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Helpful Tips

Fighting the Candy Craving

October 24th, 2017

It’s that time of year again--the time when everywhere you go, there is likely to be a bowl of candy on the counter inviting you to take a piece or two. It’s also the time of year when your kids come home with bags of sugary treats from all the Halloween parties and trick-or-treating fun surrounding the holiday. Resisting the temptation to overindulge in sweet treats can be hard, especially when they are right in front of your face asking to be eaten!  That’s why we’re here to help you fight the urge to put your hand in that candy jar once and for all! Here are a few simple, healthy alternatives to help you satisfy that sugar craving without feeling guilty.

1. Frozen Fruit

If you are more inclined to go for the fruity-flavored candy, just eat the real thing instead! Frozen fruit, like grapes for instance, have the sweet flavor and crunchy texture, but are a whole lot better for you! And they are bite sized, so you can eat a few without a sugar overload!

2. Honey Sticks

Naturally sweet and easy to eat, honey sticks make for the perfect sweet-tooth fix. Honey is nature’s energy source, and a great tasting one at that!

3. Natural Fruit Leather Strips

You may have these already on hand for kids lunches or a grab-n-go snack, but organic fruit leather strips can be a simple fix for a sweet craving. They also are a great item to hand out to trick or treaters instead of traditional candy.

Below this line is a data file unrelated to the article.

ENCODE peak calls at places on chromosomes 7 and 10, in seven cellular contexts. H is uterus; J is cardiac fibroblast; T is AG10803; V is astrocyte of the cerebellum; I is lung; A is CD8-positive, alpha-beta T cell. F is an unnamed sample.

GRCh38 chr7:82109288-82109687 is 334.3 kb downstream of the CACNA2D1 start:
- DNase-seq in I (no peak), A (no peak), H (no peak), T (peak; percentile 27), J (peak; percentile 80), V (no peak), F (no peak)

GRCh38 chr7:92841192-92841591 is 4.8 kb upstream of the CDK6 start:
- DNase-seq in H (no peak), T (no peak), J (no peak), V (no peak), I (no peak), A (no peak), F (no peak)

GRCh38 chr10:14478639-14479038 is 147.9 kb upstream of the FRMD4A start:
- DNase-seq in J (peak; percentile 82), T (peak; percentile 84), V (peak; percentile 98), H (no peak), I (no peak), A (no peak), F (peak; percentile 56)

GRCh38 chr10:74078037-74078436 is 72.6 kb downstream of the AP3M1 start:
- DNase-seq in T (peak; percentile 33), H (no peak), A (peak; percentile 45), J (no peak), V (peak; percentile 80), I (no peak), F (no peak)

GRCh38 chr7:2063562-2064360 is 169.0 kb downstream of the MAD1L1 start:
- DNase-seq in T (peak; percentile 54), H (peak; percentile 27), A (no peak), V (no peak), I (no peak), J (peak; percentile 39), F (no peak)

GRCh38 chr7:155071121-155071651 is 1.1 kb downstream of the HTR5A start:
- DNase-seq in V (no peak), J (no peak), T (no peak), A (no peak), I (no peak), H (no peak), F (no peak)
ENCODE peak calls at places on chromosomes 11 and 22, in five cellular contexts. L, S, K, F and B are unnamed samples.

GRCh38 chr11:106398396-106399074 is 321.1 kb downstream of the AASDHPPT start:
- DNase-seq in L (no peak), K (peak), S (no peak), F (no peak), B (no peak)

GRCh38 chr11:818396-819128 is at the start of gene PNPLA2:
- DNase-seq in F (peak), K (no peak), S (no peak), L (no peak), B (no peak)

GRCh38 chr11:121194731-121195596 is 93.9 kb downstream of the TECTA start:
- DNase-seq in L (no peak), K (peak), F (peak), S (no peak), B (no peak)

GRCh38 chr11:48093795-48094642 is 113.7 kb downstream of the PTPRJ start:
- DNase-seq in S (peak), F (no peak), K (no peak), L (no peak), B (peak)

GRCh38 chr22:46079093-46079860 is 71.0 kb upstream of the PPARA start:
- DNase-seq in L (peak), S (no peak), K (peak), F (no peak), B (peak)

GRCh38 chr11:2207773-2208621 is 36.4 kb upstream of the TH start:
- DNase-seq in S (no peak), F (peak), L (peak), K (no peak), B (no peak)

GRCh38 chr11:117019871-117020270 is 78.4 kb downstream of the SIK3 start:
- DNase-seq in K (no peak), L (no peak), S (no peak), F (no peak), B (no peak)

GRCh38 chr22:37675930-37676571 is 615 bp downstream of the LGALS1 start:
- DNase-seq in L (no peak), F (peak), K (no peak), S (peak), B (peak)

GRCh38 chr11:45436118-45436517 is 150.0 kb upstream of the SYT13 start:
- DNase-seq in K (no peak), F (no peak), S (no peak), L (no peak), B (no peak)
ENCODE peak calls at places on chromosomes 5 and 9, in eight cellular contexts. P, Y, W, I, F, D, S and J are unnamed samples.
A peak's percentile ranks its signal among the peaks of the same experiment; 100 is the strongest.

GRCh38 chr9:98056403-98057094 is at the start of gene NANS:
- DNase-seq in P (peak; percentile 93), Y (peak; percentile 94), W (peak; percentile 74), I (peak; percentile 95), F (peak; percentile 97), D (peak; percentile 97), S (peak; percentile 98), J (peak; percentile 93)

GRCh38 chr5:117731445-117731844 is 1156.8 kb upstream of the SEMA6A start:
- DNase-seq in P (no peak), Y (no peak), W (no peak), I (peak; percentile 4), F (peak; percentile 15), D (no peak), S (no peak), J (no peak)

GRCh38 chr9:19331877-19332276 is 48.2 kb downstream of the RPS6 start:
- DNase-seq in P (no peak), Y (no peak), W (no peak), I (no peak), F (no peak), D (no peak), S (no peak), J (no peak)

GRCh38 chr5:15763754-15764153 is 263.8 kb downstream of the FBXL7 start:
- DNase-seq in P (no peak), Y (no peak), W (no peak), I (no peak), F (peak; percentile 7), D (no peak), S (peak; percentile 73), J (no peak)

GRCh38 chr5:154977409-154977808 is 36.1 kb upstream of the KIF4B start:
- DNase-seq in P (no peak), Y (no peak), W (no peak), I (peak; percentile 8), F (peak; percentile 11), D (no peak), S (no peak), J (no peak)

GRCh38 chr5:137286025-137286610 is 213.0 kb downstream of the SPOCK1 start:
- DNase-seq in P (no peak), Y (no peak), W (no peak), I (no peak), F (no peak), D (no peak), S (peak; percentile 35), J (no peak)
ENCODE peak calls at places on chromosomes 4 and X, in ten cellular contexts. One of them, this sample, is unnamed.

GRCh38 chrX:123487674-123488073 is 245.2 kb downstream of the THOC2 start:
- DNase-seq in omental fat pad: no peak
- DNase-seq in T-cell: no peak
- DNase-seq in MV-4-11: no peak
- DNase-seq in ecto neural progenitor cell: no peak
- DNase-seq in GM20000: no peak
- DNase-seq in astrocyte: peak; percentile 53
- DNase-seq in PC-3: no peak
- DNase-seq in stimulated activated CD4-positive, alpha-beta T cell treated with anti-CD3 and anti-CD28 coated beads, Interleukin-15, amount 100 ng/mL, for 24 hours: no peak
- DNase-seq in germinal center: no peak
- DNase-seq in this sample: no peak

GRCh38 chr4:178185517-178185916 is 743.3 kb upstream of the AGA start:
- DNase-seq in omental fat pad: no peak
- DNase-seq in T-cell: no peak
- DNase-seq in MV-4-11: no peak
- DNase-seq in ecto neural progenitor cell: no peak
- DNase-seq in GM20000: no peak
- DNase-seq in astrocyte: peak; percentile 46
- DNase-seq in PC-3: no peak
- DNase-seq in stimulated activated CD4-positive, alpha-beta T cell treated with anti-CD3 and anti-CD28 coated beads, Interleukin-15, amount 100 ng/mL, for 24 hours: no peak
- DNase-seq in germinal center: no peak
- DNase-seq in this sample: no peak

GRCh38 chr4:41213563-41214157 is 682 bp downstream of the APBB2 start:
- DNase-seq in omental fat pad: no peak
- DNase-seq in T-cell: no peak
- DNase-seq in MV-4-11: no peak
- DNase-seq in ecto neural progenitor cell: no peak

4. Unsweetened Greek Yogurt with Fruit

This may be what you eat for breakfast or a snack, and it’s a great go to when you have the urge to grab that piece of candy in the afternoon. Add your favorite fruit or nuts to it to give it some extra flavor and texture, making it even more satisfying.

5. Chewing Gum

This is obviously not an option for people with braces, but chewing flavored gum is a great way to satisfy that sugar craving without totally indulging in another food group.

Don’t let the candy cravings get the best of you! And, have a wonderfully spook-a-licious Halloween!

Need to schedule a dental appointment? Contact us here.

Unique Facts About The History of Dental Health

July 26th, 2017

Going to the dentist at least twice a year hasn’t always been a cultural norm, and it still isn’t standard practice for many people in today’s society; especially for those who don’t have dental care coverage. Dental practices and products have evolved immensely over time...for the better that is. We didn’t always have over 50 toothbrushes and toothpaste flavors to choose from. As time and science has progressed, so has our knowledge and care for our teeth. If you are taking good care of your teeth, then you are brushing at least twice a day, flossing every day and visiting an oral care practitioner on a regular basis.

Since our dental care practices have not always been what they are today, we thought we’d share 10 of our favorite historical facts about your teeth. Who doesn’t love some good fun facts, and you never know, maybe you can use some of these to impress your friends at the next trivia night!

  1. Most Americans did not brush their teeth every day until after World War 2. In WW2, the military required soldiers to brush their teeth twice a day, and they brought that habit home after the war.

  2. In Medieval Germany, the only cure for a toothache was to kiss a donkey. Pucker up